Energy & Environment

    East Med Energy Centre

    Energy & Environment

    Energy is the new boom industry in Cyprus, attracting worldwide attention and serious international investment in both hydrocarbons and renewables – cementing the island’s status as a key player in the Eastern Mediterranean

    Energy is the new boom industry in Cyprus, attracting worldwide attention and serious international investment in both hydrocarbons and renewables – cementing the island’s status as key player in the Eastern Mediterranean.

    Cyprus’ energy profile has evolved significantly following the discovery of vast natural gas reserves in both its Exclusive Economic Zone (EEZ) and in its immediate neighbourhood. These developments have established the country’s budding oil and gas sector as one of the biggest opportunities for foreign investment. Another area gaining momentum in the energy sphere is renewable energy, with international companies flocking to the island’s shores to harness its wind and 340 days of sunshine.

    Hydrocarbon Hype

    In 2011, US firm Noble Energy, who is developing Israel’s giant Tamar and Leviathan gas fields in the Eastern Mediterranean Sea, announced a world-class discovery of natural gas in Cyprus’ offshore EEZ block 12 – known as Aphrodite. Two years later, Noble carried out appraisal drillings in block 12 and the results confirmed natural gas reserves of 4.54 trillion cubic feet (tcf) – enough to meet Cyprus’ domestic gas demand for over 100 years. Noble Energy’s success story in block 12 rapidly caught the attention of energy companies worldwide and created a surge of interest, with more players entering the market hoping to make further significant discoveries.

    Exploration Race

    Cyprus’ licensing rounds have garnered strong interest from foreign investors, especially following Egypt’s colossal find – branded ‘Zohr’ – located just 6.5km from its territorial waters. The Egyptian find, operated by Italian company Eni, holds an estimated 30 trillion cubic feet (tcf), equivalent to 5.5 billion barrels of oil, and closely resembles Cyprus’ block 10, according to industry experts. Cyprus recently completed its third licensing round, awarding blocks to consortia including Eni, Total, ExxonMobil and Qatar Petroleum – and has signed contracts that are expected to yield faster drilling in a bid to explore the potential of exporting its gas to European and East-Asian markets.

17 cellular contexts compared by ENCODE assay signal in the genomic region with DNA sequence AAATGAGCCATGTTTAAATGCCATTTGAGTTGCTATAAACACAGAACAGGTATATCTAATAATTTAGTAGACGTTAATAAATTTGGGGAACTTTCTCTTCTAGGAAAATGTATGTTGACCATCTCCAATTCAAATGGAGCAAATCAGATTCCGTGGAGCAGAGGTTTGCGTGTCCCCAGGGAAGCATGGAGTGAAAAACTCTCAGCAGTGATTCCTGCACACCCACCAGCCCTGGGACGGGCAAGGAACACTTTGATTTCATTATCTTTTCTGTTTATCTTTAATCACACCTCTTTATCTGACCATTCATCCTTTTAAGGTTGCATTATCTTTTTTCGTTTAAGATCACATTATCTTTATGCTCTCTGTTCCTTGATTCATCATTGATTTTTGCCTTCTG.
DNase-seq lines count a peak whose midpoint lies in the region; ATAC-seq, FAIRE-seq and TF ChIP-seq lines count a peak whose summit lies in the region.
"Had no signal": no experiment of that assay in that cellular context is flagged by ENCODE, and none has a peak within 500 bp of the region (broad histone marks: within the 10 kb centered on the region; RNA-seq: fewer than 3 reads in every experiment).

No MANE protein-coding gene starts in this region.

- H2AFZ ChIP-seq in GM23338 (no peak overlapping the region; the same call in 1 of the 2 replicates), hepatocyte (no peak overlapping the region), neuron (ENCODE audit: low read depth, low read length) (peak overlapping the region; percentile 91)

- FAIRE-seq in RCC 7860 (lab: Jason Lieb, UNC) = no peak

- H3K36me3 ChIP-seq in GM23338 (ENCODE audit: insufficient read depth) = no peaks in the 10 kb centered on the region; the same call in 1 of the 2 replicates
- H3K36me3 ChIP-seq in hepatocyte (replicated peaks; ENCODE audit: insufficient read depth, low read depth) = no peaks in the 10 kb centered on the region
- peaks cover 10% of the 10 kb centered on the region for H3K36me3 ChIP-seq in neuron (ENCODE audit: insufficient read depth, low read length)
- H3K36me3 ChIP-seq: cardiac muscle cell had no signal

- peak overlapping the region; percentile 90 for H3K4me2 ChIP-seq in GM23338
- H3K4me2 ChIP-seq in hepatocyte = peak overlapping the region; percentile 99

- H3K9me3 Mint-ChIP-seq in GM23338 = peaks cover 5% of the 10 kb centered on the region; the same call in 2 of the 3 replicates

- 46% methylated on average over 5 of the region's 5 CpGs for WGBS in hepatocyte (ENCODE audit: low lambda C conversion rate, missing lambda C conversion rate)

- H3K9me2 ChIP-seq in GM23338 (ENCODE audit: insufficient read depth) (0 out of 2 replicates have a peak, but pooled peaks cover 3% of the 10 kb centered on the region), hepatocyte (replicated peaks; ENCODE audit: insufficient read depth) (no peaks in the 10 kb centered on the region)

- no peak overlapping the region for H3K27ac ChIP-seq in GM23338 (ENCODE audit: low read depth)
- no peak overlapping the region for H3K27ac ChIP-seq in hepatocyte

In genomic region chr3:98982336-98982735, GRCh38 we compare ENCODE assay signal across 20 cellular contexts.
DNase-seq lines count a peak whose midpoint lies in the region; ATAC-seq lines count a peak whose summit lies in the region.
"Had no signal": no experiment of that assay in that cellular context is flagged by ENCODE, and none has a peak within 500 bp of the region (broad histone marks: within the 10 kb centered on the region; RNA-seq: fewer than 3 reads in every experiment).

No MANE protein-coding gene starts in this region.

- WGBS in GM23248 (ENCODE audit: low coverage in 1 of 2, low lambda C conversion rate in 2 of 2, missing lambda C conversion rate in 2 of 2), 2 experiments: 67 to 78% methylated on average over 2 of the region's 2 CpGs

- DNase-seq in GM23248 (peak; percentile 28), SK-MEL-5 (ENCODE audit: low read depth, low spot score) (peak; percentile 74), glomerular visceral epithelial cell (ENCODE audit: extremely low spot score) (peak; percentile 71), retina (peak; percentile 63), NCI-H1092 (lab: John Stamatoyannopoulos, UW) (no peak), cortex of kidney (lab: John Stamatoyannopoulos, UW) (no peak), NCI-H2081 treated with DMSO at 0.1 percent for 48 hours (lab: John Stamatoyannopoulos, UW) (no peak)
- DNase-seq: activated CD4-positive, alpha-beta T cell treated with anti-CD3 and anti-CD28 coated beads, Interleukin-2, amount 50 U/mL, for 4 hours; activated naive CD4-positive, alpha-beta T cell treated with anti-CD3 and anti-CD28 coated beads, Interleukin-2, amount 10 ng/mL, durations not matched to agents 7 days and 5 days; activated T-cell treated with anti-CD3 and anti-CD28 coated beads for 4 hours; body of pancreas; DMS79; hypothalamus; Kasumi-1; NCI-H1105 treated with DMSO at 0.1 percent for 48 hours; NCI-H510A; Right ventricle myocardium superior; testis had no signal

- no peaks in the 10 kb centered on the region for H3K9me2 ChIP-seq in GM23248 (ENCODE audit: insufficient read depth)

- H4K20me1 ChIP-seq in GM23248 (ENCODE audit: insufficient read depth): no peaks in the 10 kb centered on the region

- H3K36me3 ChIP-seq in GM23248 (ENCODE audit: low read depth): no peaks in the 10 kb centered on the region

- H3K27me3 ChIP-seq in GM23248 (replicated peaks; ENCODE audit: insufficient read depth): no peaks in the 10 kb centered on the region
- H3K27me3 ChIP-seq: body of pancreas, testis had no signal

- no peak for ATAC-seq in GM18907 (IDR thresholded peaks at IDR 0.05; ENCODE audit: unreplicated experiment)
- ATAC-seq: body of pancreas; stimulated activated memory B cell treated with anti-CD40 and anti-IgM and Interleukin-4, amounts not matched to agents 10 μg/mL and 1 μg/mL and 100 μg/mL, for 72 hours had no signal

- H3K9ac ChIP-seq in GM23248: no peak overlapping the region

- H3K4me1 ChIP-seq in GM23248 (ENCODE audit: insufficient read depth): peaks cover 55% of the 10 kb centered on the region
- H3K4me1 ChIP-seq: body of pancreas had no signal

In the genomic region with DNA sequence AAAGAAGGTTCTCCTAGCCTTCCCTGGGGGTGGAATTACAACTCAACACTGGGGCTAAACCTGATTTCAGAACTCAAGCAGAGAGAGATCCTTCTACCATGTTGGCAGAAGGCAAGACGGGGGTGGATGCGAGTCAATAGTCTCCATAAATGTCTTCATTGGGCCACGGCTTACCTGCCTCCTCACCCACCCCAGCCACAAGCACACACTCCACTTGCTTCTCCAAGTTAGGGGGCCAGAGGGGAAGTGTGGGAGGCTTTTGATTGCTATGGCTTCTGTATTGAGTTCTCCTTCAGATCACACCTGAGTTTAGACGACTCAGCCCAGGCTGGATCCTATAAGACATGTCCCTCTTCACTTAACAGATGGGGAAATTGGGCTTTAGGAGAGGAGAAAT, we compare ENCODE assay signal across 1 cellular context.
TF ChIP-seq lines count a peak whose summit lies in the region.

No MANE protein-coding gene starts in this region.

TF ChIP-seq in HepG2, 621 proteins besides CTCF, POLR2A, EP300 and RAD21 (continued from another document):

Global energy giants such as French Total, a consortium of Eni and South Korean Kogas, and the UK-Dutch company Royal Dutch Shell, have already secured exploration rights in Cypriot waters and 2017 will be a pivotal year in a new wave of exploration activities. In preparation for the upcoming increase in offshore drilling, a new support base is also being set up in Limassol, in addition to support services based in Larnaca.

    Cyprus has high hopes that the oil and gas sector could become a key driver of growth due to revenues from its natural gas – and the already-established involvement of major oil and gas companies has strengthened the country’s efforts of becoming a key regional energy hub. Cyprus has plans to also set up a national investment fund to manage its potential hydrocarbons wealth. It is hoped that the country could receive an annual cash injection of several hundred million euros from gas revenues just from the exploitation of the Aphrodite field, should production start in 2023.

    Subsea Connections

    In 2016, Cyprus signed a deal in a bid to potentially transfer natural gas via subsea pipeline to Egypt once extraction from Aphrodite begins – a move welcomed by Noble Energy who said it would help boost projects in the region. The country is also in discussions with Greece, Italy and Israel about the potential of transporting gas from the Eastern Mediterranean to Europe, via Greece and Italy. This €5.5 billion project, if taken up and given the green light, would constitute the largest underwater pipeline in the world – stretching over 1,300 km. However, most industry professionals do not see the costly and challenging project as a viable way forward.

    Another key connection is the EuroAsia Interconnector, which will link the power grids of Cyprus with Greece and Israel via an undersea cable. The 2,000 Megawatt interconnector, is one of the seven selected electricity projects that have received funding, and the only North-South electricity interconnection in the Central Eastern and South Eastern Europe Priority Corridor.